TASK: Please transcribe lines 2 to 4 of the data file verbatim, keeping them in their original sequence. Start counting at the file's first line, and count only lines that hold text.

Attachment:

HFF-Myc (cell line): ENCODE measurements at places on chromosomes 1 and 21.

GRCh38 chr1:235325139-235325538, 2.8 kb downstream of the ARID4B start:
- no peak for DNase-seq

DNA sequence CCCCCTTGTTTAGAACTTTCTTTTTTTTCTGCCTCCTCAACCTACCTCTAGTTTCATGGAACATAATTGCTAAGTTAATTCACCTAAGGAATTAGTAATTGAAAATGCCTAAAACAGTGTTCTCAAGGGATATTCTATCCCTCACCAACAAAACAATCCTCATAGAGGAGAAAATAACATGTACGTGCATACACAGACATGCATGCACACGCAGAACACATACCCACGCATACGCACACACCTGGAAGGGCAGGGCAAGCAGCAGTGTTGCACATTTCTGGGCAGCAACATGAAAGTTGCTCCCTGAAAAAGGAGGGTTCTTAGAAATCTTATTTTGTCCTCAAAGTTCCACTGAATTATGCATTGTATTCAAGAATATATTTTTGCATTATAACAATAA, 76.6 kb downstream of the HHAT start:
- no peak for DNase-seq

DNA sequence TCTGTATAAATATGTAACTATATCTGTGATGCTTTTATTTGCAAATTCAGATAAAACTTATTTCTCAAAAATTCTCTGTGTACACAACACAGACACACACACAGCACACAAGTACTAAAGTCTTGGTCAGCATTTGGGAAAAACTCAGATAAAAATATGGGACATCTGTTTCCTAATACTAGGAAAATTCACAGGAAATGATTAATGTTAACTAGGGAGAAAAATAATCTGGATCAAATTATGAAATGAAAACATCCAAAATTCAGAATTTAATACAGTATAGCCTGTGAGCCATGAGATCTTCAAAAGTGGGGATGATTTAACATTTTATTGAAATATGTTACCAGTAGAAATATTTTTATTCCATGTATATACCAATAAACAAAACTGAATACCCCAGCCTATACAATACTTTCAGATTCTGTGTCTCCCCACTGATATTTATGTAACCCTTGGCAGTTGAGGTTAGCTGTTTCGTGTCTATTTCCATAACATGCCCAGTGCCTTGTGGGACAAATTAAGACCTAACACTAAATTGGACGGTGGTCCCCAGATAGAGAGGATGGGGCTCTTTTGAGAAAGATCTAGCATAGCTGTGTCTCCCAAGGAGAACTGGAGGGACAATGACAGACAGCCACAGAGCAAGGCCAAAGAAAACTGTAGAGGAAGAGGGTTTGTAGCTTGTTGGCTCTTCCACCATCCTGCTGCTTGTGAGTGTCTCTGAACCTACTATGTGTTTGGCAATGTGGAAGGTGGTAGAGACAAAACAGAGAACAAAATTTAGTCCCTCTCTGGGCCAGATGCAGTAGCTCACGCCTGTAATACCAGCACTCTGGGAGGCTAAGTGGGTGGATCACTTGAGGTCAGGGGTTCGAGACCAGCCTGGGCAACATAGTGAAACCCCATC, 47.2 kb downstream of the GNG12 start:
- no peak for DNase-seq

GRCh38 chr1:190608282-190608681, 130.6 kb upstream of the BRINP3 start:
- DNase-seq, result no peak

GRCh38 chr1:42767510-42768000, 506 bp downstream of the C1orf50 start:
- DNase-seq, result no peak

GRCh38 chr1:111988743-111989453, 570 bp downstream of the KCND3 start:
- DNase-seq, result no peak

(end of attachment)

GRCh38 chr1:235325139-235325538, 2.8 kb downstream of the ARID4B start:
- no peak for DNase-seq

DNA sequence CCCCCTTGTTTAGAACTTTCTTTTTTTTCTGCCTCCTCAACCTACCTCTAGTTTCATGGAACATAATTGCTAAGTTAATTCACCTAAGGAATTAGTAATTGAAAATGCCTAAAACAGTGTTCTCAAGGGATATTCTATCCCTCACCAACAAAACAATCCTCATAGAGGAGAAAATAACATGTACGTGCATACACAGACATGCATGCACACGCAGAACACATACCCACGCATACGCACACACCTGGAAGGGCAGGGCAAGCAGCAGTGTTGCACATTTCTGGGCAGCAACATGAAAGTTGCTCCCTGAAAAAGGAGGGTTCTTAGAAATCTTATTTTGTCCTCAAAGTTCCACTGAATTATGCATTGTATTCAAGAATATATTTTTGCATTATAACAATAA, 76.6 kb downstream of the HHAT start: